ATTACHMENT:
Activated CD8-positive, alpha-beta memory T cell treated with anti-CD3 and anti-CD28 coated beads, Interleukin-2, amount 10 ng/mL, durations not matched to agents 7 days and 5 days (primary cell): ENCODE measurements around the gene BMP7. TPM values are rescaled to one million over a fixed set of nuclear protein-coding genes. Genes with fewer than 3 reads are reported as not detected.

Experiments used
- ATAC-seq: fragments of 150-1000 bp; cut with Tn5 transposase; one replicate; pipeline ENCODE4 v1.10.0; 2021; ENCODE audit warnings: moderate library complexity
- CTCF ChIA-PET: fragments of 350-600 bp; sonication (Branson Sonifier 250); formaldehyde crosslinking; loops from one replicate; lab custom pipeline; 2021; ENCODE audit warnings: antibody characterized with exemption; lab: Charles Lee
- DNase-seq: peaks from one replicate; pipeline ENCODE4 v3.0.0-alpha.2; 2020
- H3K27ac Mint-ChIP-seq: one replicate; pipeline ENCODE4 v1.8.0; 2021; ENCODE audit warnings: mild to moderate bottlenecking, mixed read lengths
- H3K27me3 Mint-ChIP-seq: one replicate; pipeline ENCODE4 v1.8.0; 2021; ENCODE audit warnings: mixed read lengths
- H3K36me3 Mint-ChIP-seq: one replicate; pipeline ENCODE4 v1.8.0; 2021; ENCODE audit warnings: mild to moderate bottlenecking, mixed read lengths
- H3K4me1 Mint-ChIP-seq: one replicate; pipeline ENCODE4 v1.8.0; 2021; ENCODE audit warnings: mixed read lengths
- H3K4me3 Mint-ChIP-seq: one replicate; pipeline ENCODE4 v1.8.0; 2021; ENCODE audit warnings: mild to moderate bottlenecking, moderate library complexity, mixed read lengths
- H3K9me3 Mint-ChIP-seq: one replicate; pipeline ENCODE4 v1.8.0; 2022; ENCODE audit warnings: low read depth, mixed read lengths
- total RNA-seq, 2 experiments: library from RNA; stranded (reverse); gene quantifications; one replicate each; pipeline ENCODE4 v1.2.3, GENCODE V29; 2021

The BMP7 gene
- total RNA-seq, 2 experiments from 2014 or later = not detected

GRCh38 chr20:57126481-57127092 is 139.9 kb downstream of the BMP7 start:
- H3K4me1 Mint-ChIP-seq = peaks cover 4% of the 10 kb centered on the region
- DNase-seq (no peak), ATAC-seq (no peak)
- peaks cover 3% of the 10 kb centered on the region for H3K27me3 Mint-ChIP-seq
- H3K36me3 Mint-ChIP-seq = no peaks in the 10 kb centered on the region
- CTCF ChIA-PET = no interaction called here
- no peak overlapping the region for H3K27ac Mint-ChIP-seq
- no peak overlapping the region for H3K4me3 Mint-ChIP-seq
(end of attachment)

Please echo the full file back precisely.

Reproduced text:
Activated CD8-positive, alpha-beta memory T cell treated with anti-CD3 and anti-CD28 coated beads, Interleukin-2, amount 10 ng/mL, durations not matched to agents 7 days and 5 days (primary cell): ENCODE measurements around the gene BMP7. TPM values are rescaled to one million over a fixed set of nuclear protein-coding genes. Genes with fewer than 3 reads are reported as not detected.

Experiments used
- ATAC-seq: fragments of 150-1000 bp; cut with Tn5 transposase; one replicate; pipeline ENCODE4 v1.10.0; 2021; ENCODE audit warnings: moderate library complexity
- CTCF ChIA-PET: fragments of 350-600 bp; sonication (Branson Sonifier 250); formaldehyde crosslinking; loops from one replicate; lab custom pipeline; 2021; ENCODE audit warnings: antibody characterized with exemption; lab: Charles Lee
- DNase-seq: peaks from one replicate; pipeline ENCODE4 v3.0.0-alpha.2; 2020
- H3K27ac Mint-ChIP-seq: one replicate; pipeline ENCODE4 v1.8.0; 2021; ENCODE audit warnings: mild to moderate bottlenecking, mixed read lengths
- H3K27me3 Mint-ChIP-seq: one replicate; pipeline ENCODE4 v1.8.0; 2021; ENCODE audit warnings: mixed read lengths
- H3K36me3 Mint-ChIP-seq: one replicate; pipeline ENCODE4 v1.8.0; 2021; ENCODE audit warnings: mild to moderate bottlenecking, mixed read lengths
- H3K4me1 Mint-ChIP-seq: one replicate; pipeline ENCODE4 v1.8.0; 2021; ENCODE audit warnings: mixed read lengths
- H3K4me3 Mint-ChIP-seq: one replicate; pipeline ENCODE4 v1.8.0; 2021; ENCODE audit warnings: mild to moderate bottlenecking, moderate library complexity, mixed read lengths
- H3K9me3 Mint-ChIP-seq: one replicate; pipeline ENCODE4 v1.8.0; 2022; ENCODE audit warnings: low read depth, mixed read lengths
- total RNA-seq, 2 experiments: library from RNA; stranded (reverse); gene quantifications; one replicate each; pipeline ENCODE4 v1.2.3, GENCODE V29; 2021

The BMP7 gene
- total RNA-seq, 2 experiments from 2014 or later = not detected

GRCh38 chr20:57126481-57127092 is 139.9 kb downstream of the BMP7 start:
- H3K4me1 Mint-ChIP-seq = peaks cover 4% of the 10 kb centered on the region
- DNase-seq (no peak), ATAC-seq (no peak)
- peaks cover 3% of the 10 kb centered on the region for H3K27me3 Mint-ChIP-seq
- H3K36me3 Mint-ChIP-seq = no peaks in the 10 kb centered on the region
- CTCF ChIA-PET = no interaction called here
- no peak overlapping the region for H3K27ac Mint-ChIP-seq
- no peak overlapping the region for H3K4me3 Mint-ChIP-seq